India risks finding that you can have two wrongs, and still no rights

One of the lovely volunteers who works here with us in the media team is from Taiwan. She was telling me that over the last few weeks she had been involved in some online debates with friends about the use of the death penalty in Taiwan – there was a depressingly predictable round of executions there over the holidays which have become an annual occurrence. She was telling me that people often say the death penalty is fair – an eye for an eye – and that some people contend that it is the only appropriate response to horrific crimes.

In India last month, a 23-year-old woman was brutally attacked, raped and left for dead by six men in Delhi. Her rape and murder have provoked calls for greater protection and rights for women and girls and reform of the law. However, the tragedy has also prompted calls for the death penalty, and there too, there is an assertion that it is the only proportionate reaction.

Amnesty is often asked to comment on calls for the death penalty prompted by the most horrific of cases, even in countries like the UK where we have not executed anyone for more than half a century – and the scale of the public outpouring of grief and rage in India at the moment, is testament to the way this case has galvanised outrage about sexual violence there. But it is sad to see people equate justice with the noose. Violence against women is endemic in India. It is rooted in many causes – a culture of discrimination against women, outdated laws on sexual assault and weak mechanisms to investigate and prosecute offenders. There are serious issues of injustice to tackle, but to jump to exacting revenge on the perpetrators, is to provide an ineffective answer to the wrong question.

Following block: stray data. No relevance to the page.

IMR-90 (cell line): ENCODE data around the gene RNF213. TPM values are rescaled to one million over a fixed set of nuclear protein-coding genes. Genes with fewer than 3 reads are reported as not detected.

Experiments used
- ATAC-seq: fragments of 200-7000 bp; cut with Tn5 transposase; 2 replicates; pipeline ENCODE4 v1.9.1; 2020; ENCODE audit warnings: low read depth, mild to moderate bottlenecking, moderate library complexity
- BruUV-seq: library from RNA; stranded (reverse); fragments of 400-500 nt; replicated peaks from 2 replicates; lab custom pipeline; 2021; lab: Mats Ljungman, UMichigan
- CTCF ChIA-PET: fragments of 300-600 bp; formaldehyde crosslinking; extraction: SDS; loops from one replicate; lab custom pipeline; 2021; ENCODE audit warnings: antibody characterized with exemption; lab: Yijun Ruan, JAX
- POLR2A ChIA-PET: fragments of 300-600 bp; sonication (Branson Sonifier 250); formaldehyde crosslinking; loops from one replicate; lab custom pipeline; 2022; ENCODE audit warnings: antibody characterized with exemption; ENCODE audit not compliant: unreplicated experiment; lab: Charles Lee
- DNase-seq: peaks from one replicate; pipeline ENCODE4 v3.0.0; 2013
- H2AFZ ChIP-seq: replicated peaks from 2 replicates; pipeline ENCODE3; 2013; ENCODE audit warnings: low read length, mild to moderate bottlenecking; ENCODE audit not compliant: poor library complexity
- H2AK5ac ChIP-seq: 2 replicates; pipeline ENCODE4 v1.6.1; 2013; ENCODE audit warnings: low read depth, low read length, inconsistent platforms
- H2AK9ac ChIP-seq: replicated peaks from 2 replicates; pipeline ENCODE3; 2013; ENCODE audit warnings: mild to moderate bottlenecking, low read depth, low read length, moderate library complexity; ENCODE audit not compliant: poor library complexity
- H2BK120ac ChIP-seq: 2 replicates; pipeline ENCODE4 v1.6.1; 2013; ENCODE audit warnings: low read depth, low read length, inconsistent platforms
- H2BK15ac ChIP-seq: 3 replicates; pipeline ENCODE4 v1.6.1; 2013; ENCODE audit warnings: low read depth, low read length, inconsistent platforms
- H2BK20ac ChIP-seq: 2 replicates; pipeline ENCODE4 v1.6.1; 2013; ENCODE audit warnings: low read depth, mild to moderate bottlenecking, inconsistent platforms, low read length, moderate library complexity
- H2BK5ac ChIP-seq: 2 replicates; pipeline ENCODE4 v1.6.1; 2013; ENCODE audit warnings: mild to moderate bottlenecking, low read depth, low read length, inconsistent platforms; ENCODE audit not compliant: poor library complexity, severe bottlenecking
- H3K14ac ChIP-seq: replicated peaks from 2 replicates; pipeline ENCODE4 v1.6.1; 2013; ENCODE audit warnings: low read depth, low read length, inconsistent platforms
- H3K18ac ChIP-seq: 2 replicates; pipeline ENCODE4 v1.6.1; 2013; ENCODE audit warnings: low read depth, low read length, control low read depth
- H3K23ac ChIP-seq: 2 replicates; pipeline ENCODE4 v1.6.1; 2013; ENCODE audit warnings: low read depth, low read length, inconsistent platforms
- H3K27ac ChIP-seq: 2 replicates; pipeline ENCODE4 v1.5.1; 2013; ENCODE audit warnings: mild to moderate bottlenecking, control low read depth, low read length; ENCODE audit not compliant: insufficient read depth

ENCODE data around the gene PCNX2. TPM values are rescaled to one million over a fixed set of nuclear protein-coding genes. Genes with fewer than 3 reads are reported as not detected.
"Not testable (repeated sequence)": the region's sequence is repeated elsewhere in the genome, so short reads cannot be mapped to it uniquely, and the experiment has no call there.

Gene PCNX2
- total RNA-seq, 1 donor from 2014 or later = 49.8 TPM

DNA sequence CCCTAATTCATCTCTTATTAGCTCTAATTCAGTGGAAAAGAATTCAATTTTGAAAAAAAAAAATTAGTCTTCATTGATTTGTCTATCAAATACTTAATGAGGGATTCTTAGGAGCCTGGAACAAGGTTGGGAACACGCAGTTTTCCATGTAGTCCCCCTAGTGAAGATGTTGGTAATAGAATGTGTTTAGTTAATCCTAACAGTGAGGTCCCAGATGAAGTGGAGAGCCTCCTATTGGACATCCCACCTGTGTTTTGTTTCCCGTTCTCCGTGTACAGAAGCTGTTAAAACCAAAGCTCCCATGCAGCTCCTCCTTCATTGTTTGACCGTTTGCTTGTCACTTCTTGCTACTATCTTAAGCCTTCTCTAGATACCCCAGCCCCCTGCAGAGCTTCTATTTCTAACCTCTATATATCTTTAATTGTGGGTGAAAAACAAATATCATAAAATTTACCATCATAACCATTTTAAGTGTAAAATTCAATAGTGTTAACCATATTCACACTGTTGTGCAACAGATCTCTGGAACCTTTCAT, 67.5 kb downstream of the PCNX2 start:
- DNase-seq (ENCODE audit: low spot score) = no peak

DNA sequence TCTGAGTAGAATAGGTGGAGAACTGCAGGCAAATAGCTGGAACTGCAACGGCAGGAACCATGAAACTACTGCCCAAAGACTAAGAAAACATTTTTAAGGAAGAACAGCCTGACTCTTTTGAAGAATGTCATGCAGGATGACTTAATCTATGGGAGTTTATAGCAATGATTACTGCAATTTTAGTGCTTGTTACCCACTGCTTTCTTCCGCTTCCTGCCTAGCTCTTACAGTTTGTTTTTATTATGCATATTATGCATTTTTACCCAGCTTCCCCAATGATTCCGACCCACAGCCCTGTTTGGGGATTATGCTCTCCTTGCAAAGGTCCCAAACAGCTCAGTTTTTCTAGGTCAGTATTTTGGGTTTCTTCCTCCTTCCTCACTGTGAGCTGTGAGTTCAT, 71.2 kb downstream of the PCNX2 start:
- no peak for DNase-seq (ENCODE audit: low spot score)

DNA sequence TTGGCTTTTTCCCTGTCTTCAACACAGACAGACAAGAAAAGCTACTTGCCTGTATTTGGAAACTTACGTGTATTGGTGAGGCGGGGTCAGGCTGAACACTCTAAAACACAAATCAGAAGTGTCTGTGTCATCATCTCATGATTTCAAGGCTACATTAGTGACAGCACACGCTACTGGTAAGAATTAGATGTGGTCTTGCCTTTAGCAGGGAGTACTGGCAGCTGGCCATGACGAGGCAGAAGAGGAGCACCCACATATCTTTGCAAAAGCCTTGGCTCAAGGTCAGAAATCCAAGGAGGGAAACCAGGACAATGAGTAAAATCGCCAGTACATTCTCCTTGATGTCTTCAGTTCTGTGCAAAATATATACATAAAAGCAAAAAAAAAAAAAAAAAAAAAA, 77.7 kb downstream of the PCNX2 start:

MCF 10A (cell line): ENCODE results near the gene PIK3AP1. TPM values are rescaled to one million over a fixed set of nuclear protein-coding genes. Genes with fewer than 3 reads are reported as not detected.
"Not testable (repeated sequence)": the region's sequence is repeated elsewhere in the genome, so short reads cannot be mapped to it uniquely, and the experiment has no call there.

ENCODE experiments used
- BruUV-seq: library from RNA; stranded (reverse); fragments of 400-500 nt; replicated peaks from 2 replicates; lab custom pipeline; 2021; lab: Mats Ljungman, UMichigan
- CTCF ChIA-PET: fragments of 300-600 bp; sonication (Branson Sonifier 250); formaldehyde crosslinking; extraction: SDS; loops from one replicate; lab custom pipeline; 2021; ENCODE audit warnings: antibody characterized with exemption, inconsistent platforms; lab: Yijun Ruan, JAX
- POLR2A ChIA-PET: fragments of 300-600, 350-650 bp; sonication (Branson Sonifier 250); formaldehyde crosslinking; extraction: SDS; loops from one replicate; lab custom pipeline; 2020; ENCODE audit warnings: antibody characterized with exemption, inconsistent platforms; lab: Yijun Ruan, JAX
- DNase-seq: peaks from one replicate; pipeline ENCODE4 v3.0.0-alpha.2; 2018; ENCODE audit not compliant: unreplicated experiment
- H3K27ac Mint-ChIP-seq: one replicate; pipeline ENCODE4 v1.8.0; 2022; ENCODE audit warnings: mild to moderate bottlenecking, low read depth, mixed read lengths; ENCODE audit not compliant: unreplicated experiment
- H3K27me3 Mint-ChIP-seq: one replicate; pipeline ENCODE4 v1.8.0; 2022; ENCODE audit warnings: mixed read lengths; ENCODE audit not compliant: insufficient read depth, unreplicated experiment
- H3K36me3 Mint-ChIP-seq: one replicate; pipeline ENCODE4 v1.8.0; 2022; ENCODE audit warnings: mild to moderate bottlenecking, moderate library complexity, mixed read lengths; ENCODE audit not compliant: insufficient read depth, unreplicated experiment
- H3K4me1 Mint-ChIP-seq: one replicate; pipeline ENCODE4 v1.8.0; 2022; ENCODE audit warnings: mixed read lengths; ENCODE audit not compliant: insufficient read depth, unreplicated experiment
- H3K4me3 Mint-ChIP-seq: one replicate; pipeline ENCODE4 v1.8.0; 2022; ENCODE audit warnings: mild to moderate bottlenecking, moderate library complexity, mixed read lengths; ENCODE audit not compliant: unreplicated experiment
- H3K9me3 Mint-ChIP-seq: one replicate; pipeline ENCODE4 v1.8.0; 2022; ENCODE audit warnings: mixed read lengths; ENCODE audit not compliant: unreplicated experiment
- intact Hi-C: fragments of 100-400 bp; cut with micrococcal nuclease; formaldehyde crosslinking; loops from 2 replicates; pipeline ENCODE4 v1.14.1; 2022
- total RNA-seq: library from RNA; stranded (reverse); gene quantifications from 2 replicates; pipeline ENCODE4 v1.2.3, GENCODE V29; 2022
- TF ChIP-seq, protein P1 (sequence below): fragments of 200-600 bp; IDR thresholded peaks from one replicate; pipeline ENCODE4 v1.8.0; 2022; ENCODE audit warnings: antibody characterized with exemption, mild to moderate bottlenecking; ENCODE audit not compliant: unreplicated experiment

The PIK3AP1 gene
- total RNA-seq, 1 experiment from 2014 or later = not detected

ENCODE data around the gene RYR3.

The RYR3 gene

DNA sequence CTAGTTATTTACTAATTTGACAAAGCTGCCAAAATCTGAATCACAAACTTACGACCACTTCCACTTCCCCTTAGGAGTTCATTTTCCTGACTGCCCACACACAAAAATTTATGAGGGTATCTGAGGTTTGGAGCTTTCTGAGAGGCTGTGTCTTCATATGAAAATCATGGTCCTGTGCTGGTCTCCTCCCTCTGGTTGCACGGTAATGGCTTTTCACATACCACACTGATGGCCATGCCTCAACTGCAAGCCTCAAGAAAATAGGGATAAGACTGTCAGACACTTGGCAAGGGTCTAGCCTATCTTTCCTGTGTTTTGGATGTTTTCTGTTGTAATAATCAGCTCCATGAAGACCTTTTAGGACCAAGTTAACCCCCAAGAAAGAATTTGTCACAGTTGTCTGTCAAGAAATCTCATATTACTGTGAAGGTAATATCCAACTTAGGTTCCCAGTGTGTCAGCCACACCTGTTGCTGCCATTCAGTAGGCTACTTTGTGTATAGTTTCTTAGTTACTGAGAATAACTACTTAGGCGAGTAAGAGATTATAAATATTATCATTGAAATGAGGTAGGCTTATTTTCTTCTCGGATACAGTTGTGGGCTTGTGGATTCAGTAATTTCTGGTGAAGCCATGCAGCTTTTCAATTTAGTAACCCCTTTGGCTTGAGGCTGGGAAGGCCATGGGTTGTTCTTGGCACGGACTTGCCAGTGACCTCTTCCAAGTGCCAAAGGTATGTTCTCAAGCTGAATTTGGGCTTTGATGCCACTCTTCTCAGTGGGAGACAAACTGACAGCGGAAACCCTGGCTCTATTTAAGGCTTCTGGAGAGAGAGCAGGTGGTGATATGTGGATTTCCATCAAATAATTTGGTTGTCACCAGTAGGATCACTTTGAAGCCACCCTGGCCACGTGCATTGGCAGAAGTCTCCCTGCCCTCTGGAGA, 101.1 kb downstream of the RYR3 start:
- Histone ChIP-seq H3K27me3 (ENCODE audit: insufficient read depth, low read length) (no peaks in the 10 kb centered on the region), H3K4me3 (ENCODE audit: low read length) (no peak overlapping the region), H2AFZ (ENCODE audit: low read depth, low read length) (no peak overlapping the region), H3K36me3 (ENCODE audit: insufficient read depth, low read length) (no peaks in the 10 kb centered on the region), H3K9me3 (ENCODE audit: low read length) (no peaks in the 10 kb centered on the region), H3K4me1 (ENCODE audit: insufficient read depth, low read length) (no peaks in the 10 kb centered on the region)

This rape and murder did not happen because the death penalty was not used enough, it happened for many reasons, foremost of which are prevalent attitudes to women.

Submitting to the calls for the noose would not only be to answer one brutality with another, it would also be to ignore the real problem. Only meaningful reform of attitudes and the law so that women do not face the constant threat of sexual violence in India, can achieve the catharsis the country so badly needs.

You can read more in this comment piece on The Independent from Kate Allen, our Director.

You can also watch an interview from this morning’s Daybreak on ITV with our India campaigner, Sanhita Ambast, here (take the dial to 40:00).

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Our blogs are written by Amnesty International staff, volunteers and other interested individuals, to encourage debate around human rights issues. They do not necessarily represent the views of Amnesty International.
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